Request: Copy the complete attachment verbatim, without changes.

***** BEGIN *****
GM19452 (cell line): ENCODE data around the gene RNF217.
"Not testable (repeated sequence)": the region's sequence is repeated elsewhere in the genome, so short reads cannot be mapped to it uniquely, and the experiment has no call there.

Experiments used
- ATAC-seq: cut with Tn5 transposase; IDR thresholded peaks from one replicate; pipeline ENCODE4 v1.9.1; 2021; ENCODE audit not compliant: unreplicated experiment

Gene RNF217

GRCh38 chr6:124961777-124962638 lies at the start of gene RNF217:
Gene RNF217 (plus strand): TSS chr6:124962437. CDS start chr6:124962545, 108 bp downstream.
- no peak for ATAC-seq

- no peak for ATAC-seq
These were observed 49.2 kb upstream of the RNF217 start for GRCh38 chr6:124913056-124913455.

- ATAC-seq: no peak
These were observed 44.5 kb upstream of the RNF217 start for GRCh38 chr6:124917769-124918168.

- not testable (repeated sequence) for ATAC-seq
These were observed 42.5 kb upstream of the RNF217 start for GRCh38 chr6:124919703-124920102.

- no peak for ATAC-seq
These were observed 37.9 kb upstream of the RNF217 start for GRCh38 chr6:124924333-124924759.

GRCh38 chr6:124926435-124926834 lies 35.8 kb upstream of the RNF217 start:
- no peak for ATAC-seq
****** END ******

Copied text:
GM19452 (cell line): ENCODE data around the gene RNF217.
"Not testable (repeated sequence)": the region's sequence is repeated elsewhere in the genome, so short reads cannot be mapped to it uniquely, and the experiment has no call there.

Experiments used
- ATAC-seq: cut with Tn5 transposase; IDR thresholded peaks from one replicate; pipeline ENCODE4 v1.9.1; 2021; ENCODE audit not compliant: unreplicated experiment

Gene RNF217

GRCh38 chr6:124961777-124962638 lies at the start of gene RNF217:
Gene RNF217 (plus strand): TSS chr6:124962437. CDS start chr6:124962545, 108 bp downstream.
- no peak for ATAC-seq

- no peak for ATAC-seq
These were observed 49.2 kb upstream of the RNF217 start for GRCh38 chr6:124913056-124913455.

- ATAC-seq: no peak
These were observed 44.5 kb upstream of the RNF217 start for GRCh38 chr6:124917769-124918168.

- not testable (repeated sequence) for ATAC-seq
These were observed 42.5 kb upstream of the RNF217 start for GRCh38 chr6:124919703-124920102.

- no peak for ATAC-seq
These were observed 37.9 kb upstream of the RNF217 start for GRCh38 chr6:124924333-124924759.

GRCh38 chr6:124926435-124926834 lies 35.8 kb upstream of the RNF217 start:
- no peak for ATAC-seq